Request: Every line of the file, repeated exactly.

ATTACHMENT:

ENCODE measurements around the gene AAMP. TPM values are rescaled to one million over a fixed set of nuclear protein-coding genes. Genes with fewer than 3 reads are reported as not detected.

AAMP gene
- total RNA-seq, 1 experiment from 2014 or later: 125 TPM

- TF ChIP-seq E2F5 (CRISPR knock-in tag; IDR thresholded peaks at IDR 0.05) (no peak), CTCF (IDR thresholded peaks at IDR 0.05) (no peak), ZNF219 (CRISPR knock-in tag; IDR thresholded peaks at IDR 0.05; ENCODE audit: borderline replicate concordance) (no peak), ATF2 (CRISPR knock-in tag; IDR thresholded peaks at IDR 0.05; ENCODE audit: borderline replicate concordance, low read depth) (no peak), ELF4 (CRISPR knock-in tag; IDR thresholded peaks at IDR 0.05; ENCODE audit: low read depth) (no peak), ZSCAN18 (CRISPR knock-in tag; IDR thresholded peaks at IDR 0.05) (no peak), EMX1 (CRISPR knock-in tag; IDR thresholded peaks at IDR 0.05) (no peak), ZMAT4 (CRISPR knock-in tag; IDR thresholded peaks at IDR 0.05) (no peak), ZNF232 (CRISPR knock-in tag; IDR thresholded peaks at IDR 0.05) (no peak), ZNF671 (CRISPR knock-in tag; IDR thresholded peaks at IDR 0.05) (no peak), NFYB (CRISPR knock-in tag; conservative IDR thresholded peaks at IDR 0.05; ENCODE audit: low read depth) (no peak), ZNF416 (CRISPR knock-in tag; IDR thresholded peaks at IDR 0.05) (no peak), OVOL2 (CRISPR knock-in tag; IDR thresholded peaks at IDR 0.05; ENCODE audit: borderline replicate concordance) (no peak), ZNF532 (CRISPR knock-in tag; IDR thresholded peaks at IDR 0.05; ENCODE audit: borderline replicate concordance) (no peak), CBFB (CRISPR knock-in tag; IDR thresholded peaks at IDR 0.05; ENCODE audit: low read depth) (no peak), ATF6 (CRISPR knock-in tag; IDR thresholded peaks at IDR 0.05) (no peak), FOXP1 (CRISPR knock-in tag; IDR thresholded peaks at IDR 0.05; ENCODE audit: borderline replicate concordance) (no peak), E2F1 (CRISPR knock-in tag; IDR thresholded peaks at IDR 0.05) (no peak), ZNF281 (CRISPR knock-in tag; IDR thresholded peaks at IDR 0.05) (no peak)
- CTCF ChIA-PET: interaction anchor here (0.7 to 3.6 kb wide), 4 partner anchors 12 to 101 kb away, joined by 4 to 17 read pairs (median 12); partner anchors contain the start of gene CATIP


ENCODE measurements around the gene AAMP. TPM values are rescaled to one million over a fixed set of nuclear protein-coding genes. Genes with fewer than 3 reads are reported as not detected.

AAMP gene
- total RNA-seq, 1 experiment from 2014 or later: 125 TPM

- TF ChIP-seq E2F5 (CRISPR knock-in tag; IDR thresholded peaks at IDR 0.05) (no peak), CTCF (IDR thresholded peaks at IDR 0.05) (no peak), ZNF219 (CRISPR knock-in tag; IDR thresholded peaks at IDR 0.05; ENCODE audit: borderline replicate concordance) (no peak), ATF2 (CRISPR knock-in tag; IDR thresholded peaks at IDR 0.05; ENCODE audit: borderline replicate concordance, low read depth) (no peak), ELF4 (CRISPR knock-in tag; IDR thresholded peaks at IDR 0.05; ENCODE audit: low read depth) (no peak), ZSCAN18 (CRISPR knock-in tag; IDR thresholded peaks at IDR 0.05) (no peak), EMX1 (CRISPR knock-in tag; IDR thresholded peaks at IDR 0.05) (no peak), ZMAT4 (CRISPR knock-in tag; IDR thresholded peaks at IDR 0.05) (no peak), ZNF232 (CRISPR knock-in tag; IDR thresholded peaks at IDR 0.05) (no peak), ZNF671 (CRISPR knock-in tag; IDR thresholded peaks at IDR 0.05) (no peak), NFYB (CRISPR knock-in tag; conservative IDR thresholded peaks at IDR 0.05; ENCODE audit: low read depth) (no peak), ZNF416 (CRISPR knock-in tag; IDR thresholded peaks at IDR 0.05) (no peak), OVOL2 (CRISPR knock-in tag; IDR thresholded peaks at IDR 0.05; ENCODE audit: borderline replicate concordance) (no peak), ZNF532 (CRISPR knock-in tag; IDR thresholded peaks at IDR 0.05; ENCODE audit: borderline replicate concordance) (no peak), CBFB (CRISPR knock-in tag; IDR thresholded peaks at IDR 0.05; ENCODE audit: low read depth) (no peak), ATF6 (CRISPR knock-in tag; IDR thresholded peaks at IDR 0.05) (no peak), FOXP1 (CRISPR knock-in tag; IDR thresholded peaks at IDR 0.05; ENCODE audit: borderline replicate concordance) (no peak), E2F1 (CRISPR knock-in tag; IDR thresholded peaks at IDR 0.05) (no peak), ZNF281 (CRISPR knock-in tag; IDR thresholded peaks at IDR 0.05) (no peak)
- CTCF ChIA-PET: interaction anchor here (0.7 to 3.6 kb wide), 4 partner anchors 12 to 101 kb away, joined by 4 to 17 read pairs (median 12); partner anchors contain the start of gene CATIP